For millions of American Latines, Maria Hinojosa’s name was the first name in the bylines of a major news network that sounded like theirs; and her voice, the first to speak on a national scale of the experiences that make up these Americans’ lives. With her edgy humor and down-to-earth warmth, Maria engaged in a community conversation at the On Being Gathering on the question of which voices we invite into the room — in the media, in political discourse, and beyond. This has been her life’s work: pointing to unacknowledged perspectives that get overshadowed by the conflicts and caricatures that make headlines.
To navigate this nation as any minority is to feel unseen, endangered, feared, frustrated, enraged, and often all of this at once. And on top of this, to have to fight for the dignity of being heard profoundly drains your energy and spirit. But in her work, Maria has held to this wisdom:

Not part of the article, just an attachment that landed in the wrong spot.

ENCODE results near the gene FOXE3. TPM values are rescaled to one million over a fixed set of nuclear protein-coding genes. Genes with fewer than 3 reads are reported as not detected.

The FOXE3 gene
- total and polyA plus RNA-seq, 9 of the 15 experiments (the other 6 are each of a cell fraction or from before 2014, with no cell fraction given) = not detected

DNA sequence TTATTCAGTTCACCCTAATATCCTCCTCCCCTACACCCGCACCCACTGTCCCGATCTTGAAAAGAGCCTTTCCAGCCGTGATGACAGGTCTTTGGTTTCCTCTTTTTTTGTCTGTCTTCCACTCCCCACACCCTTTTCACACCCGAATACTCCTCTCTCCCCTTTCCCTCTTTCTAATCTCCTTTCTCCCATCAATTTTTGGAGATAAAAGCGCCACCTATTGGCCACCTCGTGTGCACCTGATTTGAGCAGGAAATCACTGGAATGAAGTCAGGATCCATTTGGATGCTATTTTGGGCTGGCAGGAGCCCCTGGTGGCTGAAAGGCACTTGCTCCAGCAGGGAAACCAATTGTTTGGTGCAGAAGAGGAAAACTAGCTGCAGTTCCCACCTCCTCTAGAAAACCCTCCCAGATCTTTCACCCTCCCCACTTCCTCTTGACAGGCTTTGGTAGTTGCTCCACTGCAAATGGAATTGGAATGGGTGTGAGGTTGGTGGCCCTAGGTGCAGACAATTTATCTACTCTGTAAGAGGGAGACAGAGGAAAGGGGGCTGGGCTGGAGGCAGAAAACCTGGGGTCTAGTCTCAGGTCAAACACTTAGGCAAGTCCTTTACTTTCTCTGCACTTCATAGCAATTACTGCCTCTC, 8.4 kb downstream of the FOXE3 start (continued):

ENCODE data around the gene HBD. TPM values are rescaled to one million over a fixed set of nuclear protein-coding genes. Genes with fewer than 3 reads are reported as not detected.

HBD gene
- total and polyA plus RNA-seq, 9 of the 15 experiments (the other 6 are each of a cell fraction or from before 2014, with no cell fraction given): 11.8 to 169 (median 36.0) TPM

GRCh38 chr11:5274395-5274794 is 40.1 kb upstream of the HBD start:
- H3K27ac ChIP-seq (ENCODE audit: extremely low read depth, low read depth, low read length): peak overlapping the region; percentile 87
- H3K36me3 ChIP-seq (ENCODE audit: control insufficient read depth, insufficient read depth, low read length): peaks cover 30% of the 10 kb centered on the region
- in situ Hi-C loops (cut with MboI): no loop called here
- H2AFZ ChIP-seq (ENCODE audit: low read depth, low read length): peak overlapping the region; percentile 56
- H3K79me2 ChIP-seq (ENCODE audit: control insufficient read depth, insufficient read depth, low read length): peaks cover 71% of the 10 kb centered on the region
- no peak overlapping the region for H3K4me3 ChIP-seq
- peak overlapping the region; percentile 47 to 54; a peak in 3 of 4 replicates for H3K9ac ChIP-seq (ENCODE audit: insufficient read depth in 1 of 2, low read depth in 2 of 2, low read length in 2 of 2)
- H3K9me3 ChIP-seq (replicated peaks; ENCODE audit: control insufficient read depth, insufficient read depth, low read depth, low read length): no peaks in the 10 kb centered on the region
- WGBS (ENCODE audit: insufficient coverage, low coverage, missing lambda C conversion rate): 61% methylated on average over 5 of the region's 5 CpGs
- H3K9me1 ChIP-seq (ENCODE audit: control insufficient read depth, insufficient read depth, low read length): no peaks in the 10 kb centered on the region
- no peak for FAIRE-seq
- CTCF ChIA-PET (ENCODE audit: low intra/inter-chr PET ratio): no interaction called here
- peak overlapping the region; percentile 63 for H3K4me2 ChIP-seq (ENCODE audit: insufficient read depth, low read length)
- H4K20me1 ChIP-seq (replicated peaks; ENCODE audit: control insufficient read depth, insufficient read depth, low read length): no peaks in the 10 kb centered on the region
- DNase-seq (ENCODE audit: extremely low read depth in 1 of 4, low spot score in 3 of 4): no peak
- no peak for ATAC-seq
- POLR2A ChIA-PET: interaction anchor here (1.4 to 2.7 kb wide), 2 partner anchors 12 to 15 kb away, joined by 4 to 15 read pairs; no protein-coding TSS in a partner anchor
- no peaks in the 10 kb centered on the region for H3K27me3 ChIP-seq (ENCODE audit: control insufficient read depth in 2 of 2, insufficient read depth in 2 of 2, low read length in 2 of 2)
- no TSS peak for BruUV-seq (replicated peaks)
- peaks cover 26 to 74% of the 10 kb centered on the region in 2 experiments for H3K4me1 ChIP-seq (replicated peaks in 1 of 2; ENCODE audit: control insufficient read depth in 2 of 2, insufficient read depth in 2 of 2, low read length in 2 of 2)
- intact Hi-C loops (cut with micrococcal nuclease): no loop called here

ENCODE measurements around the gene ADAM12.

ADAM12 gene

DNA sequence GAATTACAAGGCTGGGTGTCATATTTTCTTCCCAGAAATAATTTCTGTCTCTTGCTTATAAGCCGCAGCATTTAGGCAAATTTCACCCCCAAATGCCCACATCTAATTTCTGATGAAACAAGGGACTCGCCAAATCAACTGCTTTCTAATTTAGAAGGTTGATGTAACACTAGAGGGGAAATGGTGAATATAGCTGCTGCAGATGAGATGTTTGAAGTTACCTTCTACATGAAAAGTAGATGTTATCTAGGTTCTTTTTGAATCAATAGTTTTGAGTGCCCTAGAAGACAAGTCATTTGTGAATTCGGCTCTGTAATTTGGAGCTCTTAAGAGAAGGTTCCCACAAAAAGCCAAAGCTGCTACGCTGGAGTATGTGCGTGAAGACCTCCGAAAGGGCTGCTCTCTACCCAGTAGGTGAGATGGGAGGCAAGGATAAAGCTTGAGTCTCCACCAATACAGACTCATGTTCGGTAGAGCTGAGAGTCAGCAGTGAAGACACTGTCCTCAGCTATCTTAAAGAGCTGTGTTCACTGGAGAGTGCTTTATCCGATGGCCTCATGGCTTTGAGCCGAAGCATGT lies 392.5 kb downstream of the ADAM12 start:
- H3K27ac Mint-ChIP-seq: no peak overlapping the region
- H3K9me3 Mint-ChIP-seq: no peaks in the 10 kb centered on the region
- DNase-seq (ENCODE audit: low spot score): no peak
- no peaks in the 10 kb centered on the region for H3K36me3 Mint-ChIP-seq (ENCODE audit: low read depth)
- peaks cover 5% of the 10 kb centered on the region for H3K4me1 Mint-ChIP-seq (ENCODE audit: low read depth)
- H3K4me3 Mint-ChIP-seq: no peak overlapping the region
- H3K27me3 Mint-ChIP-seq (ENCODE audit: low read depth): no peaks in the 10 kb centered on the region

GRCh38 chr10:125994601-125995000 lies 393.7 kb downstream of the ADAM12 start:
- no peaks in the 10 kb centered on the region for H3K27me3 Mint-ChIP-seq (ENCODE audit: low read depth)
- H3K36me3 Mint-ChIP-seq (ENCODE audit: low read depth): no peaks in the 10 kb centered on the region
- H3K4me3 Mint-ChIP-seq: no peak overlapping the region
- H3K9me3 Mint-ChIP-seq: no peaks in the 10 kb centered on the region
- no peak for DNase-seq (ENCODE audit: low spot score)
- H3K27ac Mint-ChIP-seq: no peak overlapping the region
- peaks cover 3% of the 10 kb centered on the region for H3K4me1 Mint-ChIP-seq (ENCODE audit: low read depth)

“We can’t be in anger and sadness forever.”
Rage and despair are exhausting, unsustainable — however generative their fierce energy can be. To nourish the lifelong work of building a community in which all are dignified, we need not daily rage, but daily joy.
At the heart of this gathering is the idea that poetry is not a luxury — it does spiritual work and is essential for our deepest growth.
Maria insists that joy isn’t a luxury either. Not blind, naïve happiness in spite of painful realities, but an orientation to the world and one’s work in it, an insistent and consistent practice of meeting triumph and despair with hope, curiosity, and, as often as possible, with laughter. And it will not always be possible, Maria acknowledges.
But it is a practice. It is something that we work at. The point is that we try.